LGBTQ Parenting after Surrogacy
Becoming a parent through surrogacy means that you will have the newborn baby that you have dreamed about.
To get more information about becoming LGBT parents through surrogacy, you can reach out to a surrogacy professional today.
While becoming parents through surrogacy is exciting, it can also make potential new parents nervous—the challenges that come with LGBTQ parenting through surrogacy are unique, and as an LGBTQ couple, you may have already faced barriers that others have not.
But there is good news—many LGBTQ couples have already chosen surrogacy and adoption, and raised healthy, happy children. In this article, we will share some of the wisdom that surrogacy and adoption professionals and LGBTQ parents have gained so that you can become the best parent possible.
How to Prepare as Intended Parents
As intended parents through surrogacy, there are several necessary steps to have a child.
The first is often to get in contact with a surrogacy agency and get information.
You can find information on choosing an adoption agency here and a list of gay-friendly surrogacy agencies here.
Becoming Parents through Surrogacy
Once you have found an agency that fits your needs, you will be on your journey to parenthood.
A great surrogacy agency will walk you through the steps of surrogacy, including:
- Determining where your embryo will come from
- Finding a surrogate
- The legal steps of surrogacy
- Embryo transfer
- Birth plans and legal finalization
- Bringing home your baby
LGBTQ Parent Support
Your surrogacy specialist will be your number one supporter in your surrogacy process. This person will help you as you find a surrogate, who will become a large part of your life for several months or longer, and help you connect.
Many surrogacy agencies can provide support to LGBTQ couples, and as you speak to surrogacy agencies, it is important to find an agency and surrogacy specialist that you trust and feel comfortable with.
As an LGBTQ parent, you might need additional resources, including:
- Legal support—legal processes for surrogacy vary from state to state, especially for LGBTQ couples. Your legal experts may need to be knowledgeable in surrogacy as well as adoption law depending on your location.
- Counseling—every new parent can use someone in their corner as they make decisions, but as a member of the LGBTQ community, this support can be all the more important, especially if you face any resistance or judgment from your family or community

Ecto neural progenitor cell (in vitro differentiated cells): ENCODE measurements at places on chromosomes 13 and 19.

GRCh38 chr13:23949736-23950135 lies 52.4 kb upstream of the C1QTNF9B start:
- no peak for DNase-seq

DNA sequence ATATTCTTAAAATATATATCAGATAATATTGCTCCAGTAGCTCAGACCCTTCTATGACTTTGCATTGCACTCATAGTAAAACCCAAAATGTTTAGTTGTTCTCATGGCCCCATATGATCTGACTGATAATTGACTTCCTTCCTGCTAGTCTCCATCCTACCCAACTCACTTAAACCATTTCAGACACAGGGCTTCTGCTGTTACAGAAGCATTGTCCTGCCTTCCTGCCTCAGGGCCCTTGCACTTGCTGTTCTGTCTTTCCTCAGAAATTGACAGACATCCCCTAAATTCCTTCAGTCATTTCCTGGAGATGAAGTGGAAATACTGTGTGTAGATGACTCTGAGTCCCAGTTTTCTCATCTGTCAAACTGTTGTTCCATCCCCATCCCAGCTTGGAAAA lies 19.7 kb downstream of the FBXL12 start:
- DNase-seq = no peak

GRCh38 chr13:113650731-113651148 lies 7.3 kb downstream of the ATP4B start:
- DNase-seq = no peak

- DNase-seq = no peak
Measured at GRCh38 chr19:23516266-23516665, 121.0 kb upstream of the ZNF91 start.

LGBTQ Parenting through Surrogacy
Surrogacy professionals who are also trained in social work can be especially good at helping you build a foundation so that your child grows up with a healthy understanding of their birth story and a strong foundation to build their identity. Adoption and surrogacy professionals generally recommend the following:
- Normalize your child’s birth and surrogacy story. Talking about your child’s birth and surrogacy story early on can help them develop a positive narrative and understanding of their birth. Keeping secrets or trying to shield them from their story can lead to questions and confusion later on.
- Normalize having LGBTQ parents and family. LGBTQ parenting can be beautiful, but you may be the only gay couple at meet-the-parent nights or social gatherings. Being different is not bad, but normalizing your family structure early can be instrumental in helping your child understand this. Having movies, TV shows, and books that reflect your family structure can help children feel more confident about their family.
- Be open to conversations about the positives and challenges of having LGBTQ parents. Being open about your own identity and life can ultimately help children understand themselves better. While every parent hopes that their child will not face prejudice or ignorance, it is also important to prepare your child for those situations, just in case. Learning what they might hear and how to respond can help your child navigate new situations in helpful and positive ways.
- Prepare your child for possible peers’ responses. Bullying can happen for all kinds of reasons, and having LGBTQ parents may be something that children are targeted for– not all children are raised to believe that differences should be celebrated. Even if your child is proud of their parents, the bullying can erode self-confidence, so talking to your child about these situations and how to respond is key.
LGBTQ Parenting Resources
Parenting is a long journey—it is important to find community support. These resources can be great a great start to find information on gay parenting and parenting in the LGBTQ community: